If you are new to gardening or have never planted flowering bulbs, this is for you. It’s a simple overview of how to plant bulbs in fall for flowers in spring. That fall-winter cooling period is important, so be sure to get them ready before the ground freezes.
For all my tips on bulbs, see Growing Bulbs | Helpful Resources.
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How to Plant Flower Bulbs for Beginners
This guide is for those flower bulbs you see in shops in fall. Tulips, daffodils, hyacinth, crocus, scilla (also known as Siberian squill), and Dutch iris are popular examples.
Fall is the time to plant these bulbs because, generally speaking, they need time in cooler conditions, with soil temperatures of 35-45°F or 2-8°C, for several months (16 to 18 weeks) for spring flowering to occur.
Where I am in Ontario, Canada, optimum planting time is from mid-September through October, prior to our first frosts in late October or November.
You can plant bulbs in the ground, or in containers. If critters are a problem, containers are a good option but you will need a garage, shed, or patio to store and keep them just above freezing temperatures.
If squirrels are standing by waiting to eat your bulbs, plant daffodils. They are toxic to squirrels so they won’t touch them. Containers can also be stored away from hungry beasts. Once flowering, bulbs are not a desirable snack for the wild things. Although, deer will probably never say no to flowers.
Want more bulb ideas?
20 Flowering Bulbs to Plant in Fall
Flower Bulb Planting Tips
Have a look at the bulbs before you buy them.
Are they firm and dry? Healthy looking? Free of mushy spots, mold, or bruises? Good! If not, choose others.
If you have received unhealthy bulbs by mail order, contact the company and exchange or return them.
There are so many gorgeous options! I’ll show you some favourites here at Amazon to get ideas, but I always recommend finding a bulb shop you like that knows your climate if possible.
Some people ask about the papery skins that peel and come off. That’s fine! It’s a natural protective layer but they will come off over time.
Each bulb has a top and bottom. On some, it is more obvious than others. The top is often somewhat pointy. The bottom is flatter and there may be little roots already there.
When planting, the bottom sits on the soil and the top faces up.
If your bulbs are not making this obvious, don’t sweat it. They will still grow and bloom when planted upside-down: it just requires a little extra growth to get turned around.
How to Find Your Frost Dates and Hardiness Zone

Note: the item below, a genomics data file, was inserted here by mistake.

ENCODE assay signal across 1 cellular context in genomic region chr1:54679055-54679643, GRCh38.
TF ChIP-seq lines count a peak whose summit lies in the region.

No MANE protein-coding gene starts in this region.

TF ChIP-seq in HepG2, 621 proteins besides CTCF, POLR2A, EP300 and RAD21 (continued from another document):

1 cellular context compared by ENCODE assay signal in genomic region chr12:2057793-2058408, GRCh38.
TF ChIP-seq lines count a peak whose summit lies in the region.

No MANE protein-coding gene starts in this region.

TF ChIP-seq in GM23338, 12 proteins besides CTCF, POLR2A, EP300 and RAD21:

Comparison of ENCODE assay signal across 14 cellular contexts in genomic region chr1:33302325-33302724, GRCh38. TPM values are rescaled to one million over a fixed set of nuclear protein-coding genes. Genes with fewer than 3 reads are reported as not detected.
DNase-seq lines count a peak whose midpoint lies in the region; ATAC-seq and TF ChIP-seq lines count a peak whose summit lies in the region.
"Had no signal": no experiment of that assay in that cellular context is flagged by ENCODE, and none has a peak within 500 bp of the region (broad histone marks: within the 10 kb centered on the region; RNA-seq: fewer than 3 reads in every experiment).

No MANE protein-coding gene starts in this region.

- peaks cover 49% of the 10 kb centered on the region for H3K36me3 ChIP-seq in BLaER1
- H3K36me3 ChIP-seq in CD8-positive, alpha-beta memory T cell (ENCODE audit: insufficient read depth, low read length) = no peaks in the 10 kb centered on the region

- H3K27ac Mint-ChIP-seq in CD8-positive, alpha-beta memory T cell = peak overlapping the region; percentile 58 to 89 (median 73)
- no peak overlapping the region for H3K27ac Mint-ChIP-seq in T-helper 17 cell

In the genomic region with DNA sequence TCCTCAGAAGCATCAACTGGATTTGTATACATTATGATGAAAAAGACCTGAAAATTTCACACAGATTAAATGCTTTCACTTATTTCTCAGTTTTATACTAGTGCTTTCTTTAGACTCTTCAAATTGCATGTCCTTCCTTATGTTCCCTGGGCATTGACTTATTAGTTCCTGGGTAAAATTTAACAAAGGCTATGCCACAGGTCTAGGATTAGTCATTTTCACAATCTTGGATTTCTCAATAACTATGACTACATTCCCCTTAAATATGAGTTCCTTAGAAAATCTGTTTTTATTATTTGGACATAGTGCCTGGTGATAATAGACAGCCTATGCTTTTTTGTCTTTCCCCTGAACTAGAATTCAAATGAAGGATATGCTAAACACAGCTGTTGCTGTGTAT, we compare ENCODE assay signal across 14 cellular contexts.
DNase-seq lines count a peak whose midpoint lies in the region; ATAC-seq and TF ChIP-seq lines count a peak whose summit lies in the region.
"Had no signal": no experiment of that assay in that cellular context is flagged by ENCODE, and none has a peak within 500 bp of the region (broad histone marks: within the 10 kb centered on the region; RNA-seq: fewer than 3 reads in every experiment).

I always feel like an annoying teacher when I say this, but read your packets!
Seed and bulb companies want you to succeed. They want you to grow beautiful plants from their products so you will remember them, buy again, and recommend them to your friends.
The good ones put incredible effort into testing and refining the plants and methods to find what works best. And often, it’s all right there on the package or tag!
For fall flower bulbs, we need to know:
- When to plant (temperature, and when in relation to first frosts)
- Where to plant (preferred soil, water, and light conditions)
- How to plant (soil depth)
What if I don’t have a plant tag or label?
If you know what the bulb is (tulip or whatever), look it up. Otherwise, here’s a few tips.
In general, bulbs should be planted at twice the depth as the bulb is tall.
If your flower bulb is approximately 3-inches tall, you would dig 6-inches deep in the soil for planting.
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One cool thing with bulbs is, you can stack them. Whether you choose plant bulbs in the ground or a container, you can have layers of bulbs, based on their best planting depths.
It’s also smart to mark where you have planted bulbs, to avoid digging in to them at the times of year when the foliage is not visible above the soil.
Bulbs planted in the ground are watered and then left alone. Nature will take care of them. Easy!
Bulbs planted in containers are watered after planting and put in cool, dark storage. Check them monthly and water if the soil is dry.
In spring, the containers are re-introduced to light, warmer temperatures, and watered so the plants can grow and bloom.
Generally speaking (again), when temperatures hover around 60F (15C), it’s time to wake up the bulb containers from storage.
It varies by bulb type but, in general, many types of bulbs can bloom for several years before dying off. They also multiply in the ground, providing more for the future.
Bulbs grown in containers may also have more life in them. After blooming, the flowers will dry out and the foliage will dry and wilt. Wait until this is done, then remove the bulbs from the soil, gently brush off excess soil and allow to dry a few days before storing them in a cool, dark place until it time to plant them again in the fall. Provide fresh potting mix next time to provide nutrients and prevent the spread of disease.
Okay. Time to get some bulbs planted so you’re ready for spring.
~Melissa the Empress of Dirt ♛